AKLEG Recap: Session is finally over. Here’s what happened.

(Photo by Matt Buxton)

After two years of deeply divided, unproductive and bitter legislating, the Alaska Legislature found its stride in the last week to bring a largely productive and smooth finish to the session.

The 30th Alaska Legislature came to an end early Sunday morning, when both chambers adjourned around 2 a.m. after passing a fully funded operating budget the earliest since Gov. Bill Walker took office (the 2015 operating budget was passed earlier, but full funding wasn’t passed until mid June).  The Legislature also produced a meaty capital budget and passed plenty of landmark legislation.

Here’s a roundup of some of the most important changes and what they’ll mean for you.

Editor’s note: This post brings an end to the AKLEG Recap posts we’ve been doing throughout session (unless, of course, there’s a special session). There will still be plenty to unpack from this session that we’ll be following up with over the next few weeks before we switch over more completely to the 2018 elections. It’s been fun, and thanks for reading along.

Fully funded operating budget passes

There were some last-minute concerns about the state of the three-quarter vote to tap the constitutional budget reserve to cover the budget gap not covered by oil revenue and the newly available earnings reserve account of the Alaska Permanent Fund. It may have required additional last-minute negotiations, which threatened to push the session beyond Saturday, but the legislative leadership did what it took and sealed up the three-quarter vote early Saturday evening.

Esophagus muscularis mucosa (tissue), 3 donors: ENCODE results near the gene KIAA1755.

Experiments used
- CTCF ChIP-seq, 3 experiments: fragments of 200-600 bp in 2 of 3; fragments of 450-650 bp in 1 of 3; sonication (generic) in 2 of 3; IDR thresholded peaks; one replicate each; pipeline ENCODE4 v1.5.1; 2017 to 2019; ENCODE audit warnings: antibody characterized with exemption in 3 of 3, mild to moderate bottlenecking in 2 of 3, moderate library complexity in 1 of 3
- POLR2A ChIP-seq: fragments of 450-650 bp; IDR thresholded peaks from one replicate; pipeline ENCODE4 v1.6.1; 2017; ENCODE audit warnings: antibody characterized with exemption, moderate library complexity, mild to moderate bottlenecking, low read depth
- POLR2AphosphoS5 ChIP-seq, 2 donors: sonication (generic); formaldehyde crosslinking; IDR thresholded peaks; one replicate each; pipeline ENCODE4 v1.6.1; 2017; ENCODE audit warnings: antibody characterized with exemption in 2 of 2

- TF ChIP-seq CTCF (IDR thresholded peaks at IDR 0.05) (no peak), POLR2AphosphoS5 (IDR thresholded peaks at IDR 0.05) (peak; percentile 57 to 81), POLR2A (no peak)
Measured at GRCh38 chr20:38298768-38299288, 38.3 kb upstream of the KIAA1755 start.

This means the state and its employees will get to avoid what’s become the annual routine of worrying about government shutdowns and widespread layoffs.

The state will be funding this year’s budget–and all future budgets–with a mix of oil revenue and income from the Alaska Permanent Fund’s investments. The Legislature had planned on ad hoc draws from the permanent fund’s earnings reserve account, but ultimately settled on a set of rules to govern these withdrawals in Senate Bill 26. PFDs will be set at $1,600 for this year and left to a legislative decision in future years, too. Also unresolved will be whether or not additional revenue comes into the picture as an income tax or sales tax to cover future budget gaps. This year the Legislature tapped into its nearly depleted savings account to cover the gap.

Scaled back increases to the capital budget

The House Majority Coalition was going to be pushing for some pretty sizeable increases to the capital budget, at least according to a document carelessly left in a copier for Minority Republicans to find (that the document existed in the first place is baffling). The majority had, according to the memo, planned to fully fund the remainder of the current year’s Medicaid budget and send a grand total of $7 million over to the University of Alaska for deferred maintenance among many other increases among a dozen other changes.